Get together and start connecting; continue building our community.  If you don’t know where to start let me give you a hint: you are reading the newsletter of one such wonderful community and there are others, many of which are linked to each other, forming a dynamic and strong network.  I am proud to be a leader in one of these associated communities – the SLC Master Recycler community.  This is a City-run program and I can tell you that the power is not in the curriculum; anyone can look up information on their own.  The power is in the people that commit to learn and grow together and the subsequent weaving of ideas and efforts. Helen Keller sums it up perfectly in her famous quote, “Alone we can do so little; together we can do so much.”

  • Take action. Hickman (from the second paragraph of this article) states, “There’s less space for anxiety emotionally when you take practical steps.”(1)  I think we all know this to be true from other areas of our lives.  It is hard to be stressed about yardwork when raking; I know I don’t get stressed about my weight or my health when I am at the gym. The list goes on and also applies to sustainability and our environment.  When we take steps – like using reusable bags, taking leftovers from the restaurant using our own container, composting at home, biking/walking or using public transit or clean energy vehicles to get around, volunteering with a local organization, donating to a worthy cause, contacting our government representatives – we know we have represented what we believe and who we are to the best of our ability.  Along with the reduced waste, reduced emissions, and positive impacts in our community, these actions bring (much needed!) peace of mind. By exhibiting these eco-aware behaviors, we are also setting examples for our families, our friends, and our communities.  Take these actions with pride and know that you are not doing it alone.  I support you, the Utah Recycling Alliance supports you, and this community supports you!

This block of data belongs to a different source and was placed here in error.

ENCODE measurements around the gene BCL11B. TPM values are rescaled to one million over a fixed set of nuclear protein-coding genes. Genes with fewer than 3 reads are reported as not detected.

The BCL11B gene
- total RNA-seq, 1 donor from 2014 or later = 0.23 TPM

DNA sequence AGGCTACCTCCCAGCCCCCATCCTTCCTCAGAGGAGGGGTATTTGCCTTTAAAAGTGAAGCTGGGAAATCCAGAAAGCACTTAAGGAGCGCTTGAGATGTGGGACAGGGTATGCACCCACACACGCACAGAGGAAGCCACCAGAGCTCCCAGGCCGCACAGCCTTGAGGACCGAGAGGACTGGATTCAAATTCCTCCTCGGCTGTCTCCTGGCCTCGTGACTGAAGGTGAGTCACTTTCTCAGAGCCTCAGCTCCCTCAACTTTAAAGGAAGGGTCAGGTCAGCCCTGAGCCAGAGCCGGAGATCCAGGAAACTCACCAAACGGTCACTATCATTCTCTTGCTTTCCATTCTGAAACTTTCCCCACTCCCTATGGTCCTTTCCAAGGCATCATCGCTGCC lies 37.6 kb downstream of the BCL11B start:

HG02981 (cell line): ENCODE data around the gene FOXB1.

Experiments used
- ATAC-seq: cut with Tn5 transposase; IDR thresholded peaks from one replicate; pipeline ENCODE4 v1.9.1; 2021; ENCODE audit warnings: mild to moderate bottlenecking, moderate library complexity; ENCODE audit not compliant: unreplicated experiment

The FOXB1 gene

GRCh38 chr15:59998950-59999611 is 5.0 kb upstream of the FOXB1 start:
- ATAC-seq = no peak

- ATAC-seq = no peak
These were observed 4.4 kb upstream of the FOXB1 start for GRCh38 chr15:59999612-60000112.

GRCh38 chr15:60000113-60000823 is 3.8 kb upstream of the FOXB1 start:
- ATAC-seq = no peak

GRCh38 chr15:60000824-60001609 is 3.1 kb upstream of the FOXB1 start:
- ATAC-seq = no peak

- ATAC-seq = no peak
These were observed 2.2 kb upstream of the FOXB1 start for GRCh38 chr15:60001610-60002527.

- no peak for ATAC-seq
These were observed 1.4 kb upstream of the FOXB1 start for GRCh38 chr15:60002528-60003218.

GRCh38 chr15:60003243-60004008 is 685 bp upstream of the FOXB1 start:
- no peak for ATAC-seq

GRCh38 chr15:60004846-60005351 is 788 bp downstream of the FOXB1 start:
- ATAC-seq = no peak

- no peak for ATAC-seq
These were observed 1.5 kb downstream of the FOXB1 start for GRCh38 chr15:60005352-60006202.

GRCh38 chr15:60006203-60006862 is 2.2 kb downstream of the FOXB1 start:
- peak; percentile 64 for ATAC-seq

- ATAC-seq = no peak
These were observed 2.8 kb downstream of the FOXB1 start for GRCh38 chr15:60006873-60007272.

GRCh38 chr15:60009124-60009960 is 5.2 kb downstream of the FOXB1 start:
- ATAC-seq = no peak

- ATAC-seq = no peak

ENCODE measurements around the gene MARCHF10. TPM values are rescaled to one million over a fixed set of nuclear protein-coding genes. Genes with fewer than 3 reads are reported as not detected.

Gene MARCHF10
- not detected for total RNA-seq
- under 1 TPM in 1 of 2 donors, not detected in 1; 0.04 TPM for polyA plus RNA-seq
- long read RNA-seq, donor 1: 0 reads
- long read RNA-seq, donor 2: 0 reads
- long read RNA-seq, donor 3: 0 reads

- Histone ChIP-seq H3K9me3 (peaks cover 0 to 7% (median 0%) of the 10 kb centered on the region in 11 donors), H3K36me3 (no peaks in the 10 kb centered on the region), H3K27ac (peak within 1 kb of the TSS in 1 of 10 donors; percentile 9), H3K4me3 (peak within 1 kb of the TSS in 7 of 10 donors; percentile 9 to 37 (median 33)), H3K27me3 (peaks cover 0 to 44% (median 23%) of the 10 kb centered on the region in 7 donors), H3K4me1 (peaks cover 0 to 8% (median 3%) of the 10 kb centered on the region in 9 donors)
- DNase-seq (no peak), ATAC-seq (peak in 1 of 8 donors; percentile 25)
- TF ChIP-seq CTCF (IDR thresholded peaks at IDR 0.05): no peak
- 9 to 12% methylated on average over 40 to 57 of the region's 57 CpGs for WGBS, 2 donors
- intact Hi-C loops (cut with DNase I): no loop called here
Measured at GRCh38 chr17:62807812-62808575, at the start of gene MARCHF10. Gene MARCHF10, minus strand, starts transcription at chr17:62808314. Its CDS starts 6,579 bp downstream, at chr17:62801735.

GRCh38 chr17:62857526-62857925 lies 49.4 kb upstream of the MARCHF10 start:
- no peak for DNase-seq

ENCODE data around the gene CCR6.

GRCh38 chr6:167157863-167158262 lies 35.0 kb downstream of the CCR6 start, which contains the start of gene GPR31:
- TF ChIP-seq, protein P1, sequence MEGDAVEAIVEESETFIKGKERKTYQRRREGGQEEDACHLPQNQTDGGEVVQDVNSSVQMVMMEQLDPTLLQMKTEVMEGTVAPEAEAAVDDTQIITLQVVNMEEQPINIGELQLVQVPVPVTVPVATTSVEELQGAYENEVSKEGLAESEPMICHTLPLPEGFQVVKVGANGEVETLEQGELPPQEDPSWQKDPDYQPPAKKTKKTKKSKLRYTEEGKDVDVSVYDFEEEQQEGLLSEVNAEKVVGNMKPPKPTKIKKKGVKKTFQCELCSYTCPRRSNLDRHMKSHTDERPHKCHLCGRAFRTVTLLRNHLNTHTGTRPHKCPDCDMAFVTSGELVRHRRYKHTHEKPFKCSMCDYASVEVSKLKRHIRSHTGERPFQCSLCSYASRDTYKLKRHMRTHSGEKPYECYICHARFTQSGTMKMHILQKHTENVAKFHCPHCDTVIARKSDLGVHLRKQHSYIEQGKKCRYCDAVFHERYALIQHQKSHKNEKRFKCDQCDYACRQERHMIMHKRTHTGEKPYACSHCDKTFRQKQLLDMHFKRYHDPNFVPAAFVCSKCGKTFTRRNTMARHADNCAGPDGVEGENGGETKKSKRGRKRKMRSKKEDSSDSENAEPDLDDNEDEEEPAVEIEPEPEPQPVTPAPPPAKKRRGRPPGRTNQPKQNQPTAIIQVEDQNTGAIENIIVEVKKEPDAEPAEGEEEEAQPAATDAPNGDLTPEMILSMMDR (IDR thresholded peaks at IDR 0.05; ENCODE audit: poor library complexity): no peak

My parting words to you are:  Stop. Breathe. Think. Connect. Act. (1)  “We may all have come on different ships, but we’re in the same boat now.” – Martin Luther King Jr.

Jen Farrell – Education & Permits Lead for SLC’s Waste and Recycling Division, Master Recycler Program Director, former URA Board member, daughter, sister, friend., 801-209-3302

References:(1); (2)